This object is not on display at the National Air and Space Museum. It is either on loan or in storage.
Collection Item Summary:
On November 29, 1961, the chimpanzee "Enos" made two orbits in this capsule on the Mercury-Atlas 5 (MA-5) mission. The flight followed the two American manned sub-orbital flights and the one-orbit, automated flight of a Mercury capsule on MA-4. MA-5 was the first orbital mission by an American primate. Because of a malfunctioning control jet and an overheated inverter, Enos was brought down after two orbits, instead of the three planned, but both problems could have been solved if an astronaut had been aboard. MA-5 met its two primary objectives, testing the spacecraft's environmental control system and the procedures for recovering an astronaut, and thus was considered a complete success. It paved the way for the first manned orbital flight, MA-6, by John Glenn in February 1962.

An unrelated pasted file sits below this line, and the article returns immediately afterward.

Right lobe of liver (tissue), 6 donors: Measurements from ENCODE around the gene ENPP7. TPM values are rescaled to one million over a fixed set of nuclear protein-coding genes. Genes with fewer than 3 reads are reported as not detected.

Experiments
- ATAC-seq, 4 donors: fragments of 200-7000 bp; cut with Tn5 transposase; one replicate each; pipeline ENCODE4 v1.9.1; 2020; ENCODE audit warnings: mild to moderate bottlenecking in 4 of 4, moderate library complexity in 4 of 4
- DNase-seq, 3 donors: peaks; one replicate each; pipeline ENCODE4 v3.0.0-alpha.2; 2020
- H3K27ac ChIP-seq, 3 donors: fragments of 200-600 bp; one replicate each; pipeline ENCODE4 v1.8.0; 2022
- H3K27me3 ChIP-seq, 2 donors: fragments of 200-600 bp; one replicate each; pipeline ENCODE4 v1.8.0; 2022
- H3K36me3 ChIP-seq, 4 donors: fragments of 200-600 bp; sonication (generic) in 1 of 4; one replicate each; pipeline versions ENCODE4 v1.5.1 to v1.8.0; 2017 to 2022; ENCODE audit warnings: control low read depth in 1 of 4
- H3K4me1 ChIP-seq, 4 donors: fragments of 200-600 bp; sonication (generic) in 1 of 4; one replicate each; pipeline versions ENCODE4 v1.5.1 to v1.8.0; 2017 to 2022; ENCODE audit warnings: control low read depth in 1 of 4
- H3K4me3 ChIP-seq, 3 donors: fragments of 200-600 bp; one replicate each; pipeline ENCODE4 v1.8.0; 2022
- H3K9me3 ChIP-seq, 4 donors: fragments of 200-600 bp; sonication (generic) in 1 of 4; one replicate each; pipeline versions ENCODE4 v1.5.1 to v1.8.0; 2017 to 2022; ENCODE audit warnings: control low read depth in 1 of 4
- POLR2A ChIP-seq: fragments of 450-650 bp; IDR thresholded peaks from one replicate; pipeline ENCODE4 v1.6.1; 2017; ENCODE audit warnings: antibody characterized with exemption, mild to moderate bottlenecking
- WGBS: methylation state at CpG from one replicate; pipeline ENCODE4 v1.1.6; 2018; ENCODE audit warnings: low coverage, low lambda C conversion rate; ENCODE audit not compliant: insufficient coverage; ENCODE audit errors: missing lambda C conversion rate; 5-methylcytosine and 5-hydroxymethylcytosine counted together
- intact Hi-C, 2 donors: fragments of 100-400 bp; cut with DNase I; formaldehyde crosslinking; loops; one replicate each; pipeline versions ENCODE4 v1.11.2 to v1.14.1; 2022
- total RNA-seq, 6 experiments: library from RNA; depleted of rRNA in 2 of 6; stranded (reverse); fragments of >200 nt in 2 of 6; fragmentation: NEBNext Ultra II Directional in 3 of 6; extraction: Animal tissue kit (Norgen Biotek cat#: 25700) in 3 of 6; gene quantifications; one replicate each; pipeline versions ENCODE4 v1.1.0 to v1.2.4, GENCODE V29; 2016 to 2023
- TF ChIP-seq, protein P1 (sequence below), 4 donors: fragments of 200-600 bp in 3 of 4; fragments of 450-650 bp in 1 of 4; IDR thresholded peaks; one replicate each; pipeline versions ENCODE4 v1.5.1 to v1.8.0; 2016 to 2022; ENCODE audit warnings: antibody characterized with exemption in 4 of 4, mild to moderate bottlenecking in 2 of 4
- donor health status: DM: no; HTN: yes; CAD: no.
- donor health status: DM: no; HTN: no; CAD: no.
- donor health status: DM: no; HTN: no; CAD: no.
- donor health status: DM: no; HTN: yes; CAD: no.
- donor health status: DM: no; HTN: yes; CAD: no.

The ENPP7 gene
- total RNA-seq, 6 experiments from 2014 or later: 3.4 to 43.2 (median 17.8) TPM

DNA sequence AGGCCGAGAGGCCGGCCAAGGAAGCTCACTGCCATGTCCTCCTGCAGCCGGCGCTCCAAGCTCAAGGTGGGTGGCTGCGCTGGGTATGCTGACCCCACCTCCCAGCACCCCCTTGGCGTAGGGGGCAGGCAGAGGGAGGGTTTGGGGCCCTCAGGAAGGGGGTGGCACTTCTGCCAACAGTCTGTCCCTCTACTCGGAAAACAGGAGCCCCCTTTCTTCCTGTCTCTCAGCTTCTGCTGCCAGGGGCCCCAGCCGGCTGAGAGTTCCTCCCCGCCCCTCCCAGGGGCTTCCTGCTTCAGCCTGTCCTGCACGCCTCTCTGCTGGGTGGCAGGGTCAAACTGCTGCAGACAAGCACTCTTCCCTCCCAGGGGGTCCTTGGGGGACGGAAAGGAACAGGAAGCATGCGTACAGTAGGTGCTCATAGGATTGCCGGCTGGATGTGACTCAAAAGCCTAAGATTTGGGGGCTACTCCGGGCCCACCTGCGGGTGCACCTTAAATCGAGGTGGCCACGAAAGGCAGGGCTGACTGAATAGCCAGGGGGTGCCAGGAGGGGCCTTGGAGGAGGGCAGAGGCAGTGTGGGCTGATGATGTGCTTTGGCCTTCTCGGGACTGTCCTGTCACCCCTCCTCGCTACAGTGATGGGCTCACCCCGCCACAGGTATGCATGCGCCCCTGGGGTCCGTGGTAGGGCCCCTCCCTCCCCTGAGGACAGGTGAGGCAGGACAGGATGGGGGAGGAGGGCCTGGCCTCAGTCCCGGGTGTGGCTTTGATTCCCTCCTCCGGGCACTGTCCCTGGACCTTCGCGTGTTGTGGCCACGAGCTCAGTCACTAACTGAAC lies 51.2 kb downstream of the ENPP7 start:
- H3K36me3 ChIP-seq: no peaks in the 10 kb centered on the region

In September 1967 the Smithsonian received this artifact from the NASA Manned Spacecraft Center (now Johnson Space Center) in Houston.
Collection Item Long Description:
Restrictions & Rights
- Skin & Structure: Titanium
- Shingles: Nickel-steel alloy; Beryllium shingles removed
- Ablation Shield: Glass fibers, resin
- Overall: 112 in. tall x 73 in. wide at base, 2866lb. (284.5 x 185.4cm, 1300kg)
- Other: 112in. (284.5cm)
- Support (at base): 73in. (185.4cm)